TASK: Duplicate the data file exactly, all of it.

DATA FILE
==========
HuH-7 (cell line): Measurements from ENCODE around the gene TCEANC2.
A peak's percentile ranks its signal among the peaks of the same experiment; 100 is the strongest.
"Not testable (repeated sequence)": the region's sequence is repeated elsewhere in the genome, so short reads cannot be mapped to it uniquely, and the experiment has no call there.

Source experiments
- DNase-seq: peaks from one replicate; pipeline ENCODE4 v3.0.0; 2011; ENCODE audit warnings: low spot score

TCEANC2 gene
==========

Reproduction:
HuH-7 (cell line): Measurements from ENCODE around the gene TCEANC2.
A peak's percentile ranks its signal among the peaks of the same experiment; 100 is the strongest.
"Not testable (repeated sequence)": the region's sequence is repeated elsewhere in the genome, so short reads cannot be mapped to it uniquely, and the experiment has no call there.

Source experiments
- DNase-seq: peaks from one replicate; pipeline ENCODE4 v3.0.0; 2011; ENCODE audit warnings: low spot score

TCEANC2 gene